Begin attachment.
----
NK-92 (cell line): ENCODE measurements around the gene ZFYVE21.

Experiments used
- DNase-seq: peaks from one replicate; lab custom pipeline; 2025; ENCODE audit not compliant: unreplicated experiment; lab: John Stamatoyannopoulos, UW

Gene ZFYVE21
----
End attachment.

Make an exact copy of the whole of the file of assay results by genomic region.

NK-92 (cell line): ENCODE measurements around the gene ZFYVE21.

Experiments used
- DNase-seq: peaks from one replicate; lab custom pipeline; 2025; ENCODE audit not compliant: unreplicated experiment; lab: John Stamatoyannopoulos, UW

Gene ZFYVE21